12 Jul 2009 [ Prev | Next ]


A short article that represents the official collective position of the editorial board of a newspaper. More generally, an editorial is a special genre of journalism that aims to inform, persuade, and/or entertain. 

Like other forms of journalism, an editorial uses quotes, facts, and logic to inform readers, and its content is still covered by ethical principles (see "libel" and "privacy"). Unlike most journalism, an editorial presents an opinion, which means advocating one solution over the solution offered by your political opponents.

Opinions that the editors express on the editorial page should stay there -- they should not affect the news coverage (see "objectivity"). Individual reporters shouldn't slant their stories to reflect or rebut editorial opinions.


Related Terms

  • column: a regularly scheduled article, usually containing an opinion, and often driven by the personality of the author. (Examples: Dave Barry is a humor columnist; Roger Ebert is a film critic; Arianna Huffington and Michael Kinsley are political columnists on the left; Ann Coulter and Charles Krauthammer are on the right. Other forms: celebrity gossip; personal advice.)
  • op-ed (guest editorial): a persuasive essay written by a named, individual author, such as a managing editor or other newspaper employee, or a prominent figure from the community. So named because it traditionally appeared on the page opposite the editorials; it is not necessarily the "opposing view" on of any argument. (Example: a student journalist argues that the VA tech cell phone footage was used insensitively in the relentless media coverage of the assault: "A picture is worth a thousand words, but ethics are priceless.")
  • news analysis: a journalist's thoughtful response to news coverage. It might explain in detail how one of the paper's own reporters made a big mistake, and it ends with a recommendation. (Example: a journalist praises the restraint with which professional authors have treated the ending of the Harry Potter series, and wishes that journalists would treat the privacy of real people with the same respect: "What would Harry Potter do? The media held their tongue on a fictional boy's final chapter. Let's see that in the real world.")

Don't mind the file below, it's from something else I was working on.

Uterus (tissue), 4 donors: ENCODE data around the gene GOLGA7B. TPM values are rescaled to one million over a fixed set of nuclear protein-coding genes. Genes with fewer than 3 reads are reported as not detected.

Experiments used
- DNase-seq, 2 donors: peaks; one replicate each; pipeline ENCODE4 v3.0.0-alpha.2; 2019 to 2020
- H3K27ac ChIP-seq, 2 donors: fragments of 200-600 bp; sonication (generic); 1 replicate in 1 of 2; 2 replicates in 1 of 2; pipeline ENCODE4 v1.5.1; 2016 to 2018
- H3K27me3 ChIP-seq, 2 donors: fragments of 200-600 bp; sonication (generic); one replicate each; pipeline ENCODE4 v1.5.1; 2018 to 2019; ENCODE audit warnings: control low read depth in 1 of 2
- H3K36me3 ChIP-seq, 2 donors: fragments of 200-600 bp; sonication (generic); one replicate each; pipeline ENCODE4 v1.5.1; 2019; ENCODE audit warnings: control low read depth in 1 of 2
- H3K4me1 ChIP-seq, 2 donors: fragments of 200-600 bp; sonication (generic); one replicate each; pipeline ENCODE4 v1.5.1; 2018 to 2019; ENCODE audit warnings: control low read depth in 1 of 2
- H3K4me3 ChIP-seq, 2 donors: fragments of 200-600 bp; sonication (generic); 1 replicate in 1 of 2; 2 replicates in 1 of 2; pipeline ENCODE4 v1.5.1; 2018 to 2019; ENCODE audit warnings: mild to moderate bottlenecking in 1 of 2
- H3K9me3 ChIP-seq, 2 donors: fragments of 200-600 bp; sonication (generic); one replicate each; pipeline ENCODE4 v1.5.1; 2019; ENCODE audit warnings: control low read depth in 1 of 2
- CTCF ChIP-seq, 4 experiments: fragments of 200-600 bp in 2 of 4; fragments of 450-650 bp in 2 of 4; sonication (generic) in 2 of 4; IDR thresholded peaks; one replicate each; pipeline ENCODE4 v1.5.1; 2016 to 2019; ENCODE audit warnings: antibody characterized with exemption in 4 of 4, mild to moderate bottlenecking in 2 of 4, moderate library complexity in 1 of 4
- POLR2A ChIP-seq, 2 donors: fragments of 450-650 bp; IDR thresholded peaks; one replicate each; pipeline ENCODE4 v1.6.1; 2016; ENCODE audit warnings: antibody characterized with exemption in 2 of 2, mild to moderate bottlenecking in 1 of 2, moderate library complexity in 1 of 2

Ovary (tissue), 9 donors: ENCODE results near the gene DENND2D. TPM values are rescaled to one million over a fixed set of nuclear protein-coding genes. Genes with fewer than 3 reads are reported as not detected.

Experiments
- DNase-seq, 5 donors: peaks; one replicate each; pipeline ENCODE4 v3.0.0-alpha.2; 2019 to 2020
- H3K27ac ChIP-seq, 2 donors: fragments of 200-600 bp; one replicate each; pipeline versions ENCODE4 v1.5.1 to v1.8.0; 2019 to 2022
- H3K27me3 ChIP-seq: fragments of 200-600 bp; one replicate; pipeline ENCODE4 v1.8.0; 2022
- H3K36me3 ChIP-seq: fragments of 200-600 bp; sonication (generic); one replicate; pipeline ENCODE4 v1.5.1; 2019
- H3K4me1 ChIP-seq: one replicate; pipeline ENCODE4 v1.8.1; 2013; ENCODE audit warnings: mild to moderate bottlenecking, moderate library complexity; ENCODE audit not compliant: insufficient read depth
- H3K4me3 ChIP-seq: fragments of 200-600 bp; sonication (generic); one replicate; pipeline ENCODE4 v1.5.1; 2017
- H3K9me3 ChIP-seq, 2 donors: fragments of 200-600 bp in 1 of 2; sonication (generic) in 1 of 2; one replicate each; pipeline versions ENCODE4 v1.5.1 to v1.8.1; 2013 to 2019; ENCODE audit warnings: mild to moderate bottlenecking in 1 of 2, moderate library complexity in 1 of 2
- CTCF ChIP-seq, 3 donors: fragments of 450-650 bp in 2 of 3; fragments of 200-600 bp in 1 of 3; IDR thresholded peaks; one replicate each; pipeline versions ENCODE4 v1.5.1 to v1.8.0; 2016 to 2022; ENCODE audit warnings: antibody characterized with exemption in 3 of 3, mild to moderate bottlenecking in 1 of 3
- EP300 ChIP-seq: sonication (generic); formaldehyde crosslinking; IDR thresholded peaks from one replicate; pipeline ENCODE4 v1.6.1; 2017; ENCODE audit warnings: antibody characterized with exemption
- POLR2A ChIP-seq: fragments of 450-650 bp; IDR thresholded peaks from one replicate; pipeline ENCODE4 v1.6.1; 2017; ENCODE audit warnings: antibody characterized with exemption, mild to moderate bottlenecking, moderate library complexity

• letter to the editor: a short essay written by a member of the general public, usually responding to a specific story. (Example: After a student is quoted as being suspicious of Facebook's privacy policies, a Facebook employee writes to defend her company: "Facebook Privacy Policies Remain Unchanged.")

Opinion in Editorials

While you may put a bumper sticker on your car or add yourself to a Facebook group in order to show your allegiance to an issue or philosophy, in the context of persuasive writing, repeating a slogan does not count as presenting an opinion.

Seton Hill professors Michael Carey and Frank Klapak often talk about the difference between your gut reaction to an issue ("Smoking is bad!" or "Don't tell me what to do!"), and your thoughtful, considered opinion ("A law that prohibits all smoking within 200 yards of school property places an undue burden on school employees with a physical disability, who may have to drive off campus for their smoking breaks, and unfairly makes criminals out of smokers who happen to own houses near school property.")

An array of bumper-sticker slogans that support one side of an ongoing debate (abortion, smoking, Iraq) does not constitute a political editorial; neither does a list of rhetorical questions ("Does Barack Obama think the American people are stupid, or is he just too clueless to know how ridiculous his health care reform really sounds?" or "How does a rich, powerful woman like Ann Coulter manage to fool so many idiots into thinking she understands the concerns of the working class?").

Case Study

A few years ago, a student began an editorial assignment with a draft that was really a rant: "Why are so many classes at SHU only offered every other year?"  While his frustration was understandable, his first draft made no attempt to answer that question -- he simply vented his anger, and announced that more courses should be offered every year.

I encouraged him to do what reporters do -- find answers. He talked to some faculty members about the issue, investigating the pros and cons of offering courses more frequently, and and he learned that if these every-other-year courses were offered every year, they would be much less likely to fill up, and therefore more likely to be canceled.

If 10 people take a course that's offered every other year, then probably only 5 people would take it if it were offered every year.  Now, I personally would love to teach classes to only 5 students... but then who would teach all the other courses, the ones that 20 or 40 students need each semester?  We'd have to hire more faculty members to teach those courses.  Where would the money come from to pay for those additional faculty members?  From higher tuition, of course.

There's usually a reason why things are the way they are. Sometimes it's a pretty good reason. After you find out the reason, you're ready to persuade your readers of a superior solution.


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